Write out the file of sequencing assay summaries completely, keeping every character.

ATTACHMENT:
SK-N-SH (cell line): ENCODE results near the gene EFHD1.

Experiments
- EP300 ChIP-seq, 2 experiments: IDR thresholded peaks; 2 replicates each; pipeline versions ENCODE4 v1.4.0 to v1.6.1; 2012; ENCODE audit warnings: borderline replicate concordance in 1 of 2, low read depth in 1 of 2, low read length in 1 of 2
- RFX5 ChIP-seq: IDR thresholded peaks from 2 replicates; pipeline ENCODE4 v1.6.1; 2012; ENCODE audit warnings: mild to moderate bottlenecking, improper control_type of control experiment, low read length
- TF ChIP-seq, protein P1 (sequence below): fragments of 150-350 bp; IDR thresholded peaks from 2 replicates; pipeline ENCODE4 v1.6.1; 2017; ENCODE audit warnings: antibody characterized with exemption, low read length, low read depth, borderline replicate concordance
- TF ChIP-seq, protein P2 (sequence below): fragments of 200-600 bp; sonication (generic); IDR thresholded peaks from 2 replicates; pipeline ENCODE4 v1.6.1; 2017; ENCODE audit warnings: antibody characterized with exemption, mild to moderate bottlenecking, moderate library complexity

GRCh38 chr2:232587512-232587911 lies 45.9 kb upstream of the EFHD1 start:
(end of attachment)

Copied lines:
SK-N-SH (cell line): ENCODE results near the gene EFHD1.

Experiments
- EP300 ChIP-seq, 2 experiments: IDR thresholded peaks; 2 replicates each; pipeline versions ENCODE4 v1.4.0 to v1.6.1; 2012; ENCODE audit warnings: borderline replicate concordance in 1 of 2, low read depth in 1 of 2, low read length in 1 of 2
- RFX5 ChIP-seq: IDR thresholded peaks from 2 replicates; pipeline ENCODE4 v1.6.1; 2012; ENCODE audit warnings: mild to moderate bottlenecking, improper control_type of control experiment, low read length
- TF ChIP-seq, protein P1 (sequence below): fragments of 150-350 bp; IDR thresholded peaks from 2 replicates; pipeline ENCODE4 v1.6.1; 2017; ENCODE audit warnings: antibody characterized with exemption, low read length, low read depth, borderline replicate concordance
- TF ChIP-seq, protein P2 (sequence below): fragments of 200-600 bp; sonication (generic); IDR thresholded peaks from 2 replicates; pipeline ENCODE4 v1.6.1; 2017; ENCODE audit warnings: antibody characterized with exemption, mild to moderate bottlenecking, moderate library complexity

GRCh38 chr2:232587512-232587911 lies 45.9 kb upstream of the EFHD1 start: